Are you a sustainable fashion designer? Tell us which country you will be applying from- and good luck!
The International Society For Sustainable Fashion's annual Sustainable Fashion London event took place on the 19th september this year during SS19 London Fashion Week attended by representatives of some of the UK's most renowned brands, alongside sustainability professionals in support of sustainable fashion.
The conference connects industry, organisations and leading researchers in fashion sustainability from across the UK and internationally with innovative talks and presentations, addressing the key themes of sustainable design, ethical production, retail and consumption, and education. "The aim is to provide a platform for sustainable fashion during fashion week and create a discussion about how the fashion industry can implement sustainable solutions to address the United Nations Sustainable Development Goals of Production and Consumption." says co-founder Debbie Moorhouse.
Sustainable Fashion London was organised by the International Society For Sustainable Fashion and attended by it's members including numerous well known brands and organizations.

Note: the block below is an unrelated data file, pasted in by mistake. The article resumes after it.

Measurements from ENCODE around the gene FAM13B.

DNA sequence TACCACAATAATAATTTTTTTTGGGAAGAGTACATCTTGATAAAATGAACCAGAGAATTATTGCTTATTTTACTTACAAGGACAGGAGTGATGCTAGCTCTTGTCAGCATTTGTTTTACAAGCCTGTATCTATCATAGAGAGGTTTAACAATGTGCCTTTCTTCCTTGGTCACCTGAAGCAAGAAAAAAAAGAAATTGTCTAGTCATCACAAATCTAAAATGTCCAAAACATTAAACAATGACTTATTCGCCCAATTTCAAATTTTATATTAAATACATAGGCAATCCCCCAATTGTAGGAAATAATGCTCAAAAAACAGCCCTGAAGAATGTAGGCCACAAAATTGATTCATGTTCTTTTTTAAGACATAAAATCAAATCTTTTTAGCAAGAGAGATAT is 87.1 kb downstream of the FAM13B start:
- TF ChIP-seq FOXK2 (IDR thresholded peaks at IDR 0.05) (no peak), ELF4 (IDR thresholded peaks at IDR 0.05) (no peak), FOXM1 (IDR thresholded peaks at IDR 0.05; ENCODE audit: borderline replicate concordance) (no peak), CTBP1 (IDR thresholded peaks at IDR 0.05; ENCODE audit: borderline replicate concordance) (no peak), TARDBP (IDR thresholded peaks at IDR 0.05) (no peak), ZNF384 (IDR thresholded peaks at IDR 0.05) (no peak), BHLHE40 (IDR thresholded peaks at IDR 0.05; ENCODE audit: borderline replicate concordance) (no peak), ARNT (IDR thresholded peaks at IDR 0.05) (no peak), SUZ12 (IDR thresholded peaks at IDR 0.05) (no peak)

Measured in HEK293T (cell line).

GTP recently met Debbie Moorhouse, Director of the International Society for Sustainable Fashion to get some clarity of one of the fashion industry’s key buzz words – Sustainability.
Debbie explained the Brundtland definition of sustainability is that which “meets the needs of the present without compromising the ability of future generations to meet their own needs" (1987). This has more recently been defined as having three key elements; environmental sustainability, social sustainability and economic sustainability. Enviromental and social responsibility are starting to be both understood and incorporated into retailers’ strategies and practices, economic sustainability is less so, Debbie explained that economic sustainability includes both the financial stability of a business and also the long-term economic growth or stability of countries, regions and communities. Economic sustainability involves making sure the business makes a profit, but also that business operations do not create social or environmental issues that would harm the long-term success of the company.
What became clear is that the environmental threat is growing, Debbie put the situation in context spelling out that due to rising consumer spending in countries such as Brazil, Russia, India and China clothing production is estimated to reach 160 million tons by 2050 which is more than three times the current demand. In simplistic terms this requires a revolutionary change in the strategy of the industry to sustainability rather than the occasional compromise.